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  1. #1
    Registered User Daryl2510's Avatar
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    Newbie here with early onset Alzheimer's Disease

    Hi all,

    I hope that I have posted in the right section.

    In June 2011, I was diagnosed with early onset Alzheimer's Disease... I was 45 years old. It really didn't come as a shock to be honest, because my family and I had been recognising the signs, because my mum is in the later stages of the disease and my grandma died with Alzheimer's Disease related symptoms too. What did come as a shock, was the early progress of the disease in me - my mum is elderly and my grandma was in her late 70s when the illness hit her too.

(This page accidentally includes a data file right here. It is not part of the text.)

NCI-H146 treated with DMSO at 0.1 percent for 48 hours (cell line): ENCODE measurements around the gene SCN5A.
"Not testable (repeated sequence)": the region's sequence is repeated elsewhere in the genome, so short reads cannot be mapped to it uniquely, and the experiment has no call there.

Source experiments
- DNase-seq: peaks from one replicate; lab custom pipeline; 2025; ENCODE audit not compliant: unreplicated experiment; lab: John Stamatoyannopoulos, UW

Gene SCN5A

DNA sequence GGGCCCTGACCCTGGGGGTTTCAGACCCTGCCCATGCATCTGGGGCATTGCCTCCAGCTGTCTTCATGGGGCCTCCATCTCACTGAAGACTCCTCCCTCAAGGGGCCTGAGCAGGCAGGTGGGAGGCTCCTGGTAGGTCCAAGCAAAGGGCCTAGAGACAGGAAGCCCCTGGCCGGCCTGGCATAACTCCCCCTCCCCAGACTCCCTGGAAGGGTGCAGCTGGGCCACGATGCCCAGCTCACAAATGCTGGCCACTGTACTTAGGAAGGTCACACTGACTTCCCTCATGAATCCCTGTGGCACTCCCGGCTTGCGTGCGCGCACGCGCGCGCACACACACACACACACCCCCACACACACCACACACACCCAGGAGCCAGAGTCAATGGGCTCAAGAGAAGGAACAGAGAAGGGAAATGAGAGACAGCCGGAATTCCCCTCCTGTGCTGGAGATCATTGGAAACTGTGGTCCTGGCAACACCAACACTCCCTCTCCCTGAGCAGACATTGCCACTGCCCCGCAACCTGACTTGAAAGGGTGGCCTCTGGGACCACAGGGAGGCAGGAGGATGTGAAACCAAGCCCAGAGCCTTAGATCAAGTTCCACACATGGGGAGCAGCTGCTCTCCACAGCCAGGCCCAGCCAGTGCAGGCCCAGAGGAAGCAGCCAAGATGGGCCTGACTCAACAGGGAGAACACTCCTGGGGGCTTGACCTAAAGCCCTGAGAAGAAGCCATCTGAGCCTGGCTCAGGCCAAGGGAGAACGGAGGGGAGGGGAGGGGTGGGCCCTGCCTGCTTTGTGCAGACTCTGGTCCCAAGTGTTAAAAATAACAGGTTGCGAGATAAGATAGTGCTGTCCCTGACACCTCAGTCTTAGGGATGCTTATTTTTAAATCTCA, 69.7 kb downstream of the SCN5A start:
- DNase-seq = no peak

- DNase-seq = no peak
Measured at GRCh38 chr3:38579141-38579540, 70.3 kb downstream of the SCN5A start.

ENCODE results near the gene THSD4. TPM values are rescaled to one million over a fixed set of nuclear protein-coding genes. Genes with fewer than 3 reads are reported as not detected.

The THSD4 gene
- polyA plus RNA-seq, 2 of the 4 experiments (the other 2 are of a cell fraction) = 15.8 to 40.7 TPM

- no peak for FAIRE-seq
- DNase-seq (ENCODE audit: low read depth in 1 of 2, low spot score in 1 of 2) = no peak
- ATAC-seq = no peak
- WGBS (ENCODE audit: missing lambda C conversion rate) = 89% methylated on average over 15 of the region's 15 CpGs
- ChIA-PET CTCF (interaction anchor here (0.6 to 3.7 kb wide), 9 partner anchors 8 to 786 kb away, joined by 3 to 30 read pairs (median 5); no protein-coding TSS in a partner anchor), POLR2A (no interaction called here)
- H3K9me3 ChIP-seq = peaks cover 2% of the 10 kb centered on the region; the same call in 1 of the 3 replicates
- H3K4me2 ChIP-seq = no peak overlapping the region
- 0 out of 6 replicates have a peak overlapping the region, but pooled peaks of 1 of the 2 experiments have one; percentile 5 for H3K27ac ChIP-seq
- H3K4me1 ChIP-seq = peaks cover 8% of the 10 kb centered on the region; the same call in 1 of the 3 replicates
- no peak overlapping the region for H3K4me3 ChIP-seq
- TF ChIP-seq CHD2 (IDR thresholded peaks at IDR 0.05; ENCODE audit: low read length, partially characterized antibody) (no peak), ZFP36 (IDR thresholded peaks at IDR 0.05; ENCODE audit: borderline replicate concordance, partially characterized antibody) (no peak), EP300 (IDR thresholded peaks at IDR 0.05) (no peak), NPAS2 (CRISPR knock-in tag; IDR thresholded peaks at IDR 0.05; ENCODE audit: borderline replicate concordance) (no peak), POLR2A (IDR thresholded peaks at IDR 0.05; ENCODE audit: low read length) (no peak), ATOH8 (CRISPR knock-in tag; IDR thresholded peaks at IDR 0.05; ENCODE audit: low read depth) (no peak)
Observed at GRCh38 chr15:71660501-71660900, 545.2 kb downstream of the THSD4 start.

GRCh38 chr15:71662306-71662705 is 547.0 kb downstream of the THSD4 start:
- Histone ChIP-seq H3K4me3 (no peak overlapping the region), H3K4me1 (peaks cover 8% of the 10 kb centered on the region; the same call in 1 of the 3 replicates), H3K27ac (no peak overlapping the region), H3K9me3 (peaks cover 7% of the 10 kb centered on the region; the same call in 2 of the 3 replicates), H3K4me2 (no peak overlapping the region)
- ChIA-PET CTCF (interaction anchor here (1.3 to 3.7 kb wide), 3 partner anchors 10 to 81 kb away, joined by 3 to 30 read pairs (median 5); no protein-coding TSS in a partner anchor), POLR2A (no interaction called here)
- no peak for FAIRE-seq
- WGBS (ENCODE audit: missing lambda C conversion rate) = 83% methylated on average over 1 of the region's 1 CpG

What makes it all a strain is that I am also the carer for my mum, and to top it all, this year her husband, my stepfather, has been diagnosed with the first stages of vascular dementia. In March, I had to take the drastic action of putting my mum into emergency respite care, as my stepfather was suffering terrible dillusions with his illness. It broke my heart when I made her social worker enforce the act, and when I had to leave her there, but I knew it was for the best. It was by sheer hard work between me and my stepsister, that luckily, the very next day, we managed to also get my stepfather put into respite care with her, so they were back together. This settled my mother, and helped my stepdad in his recovery.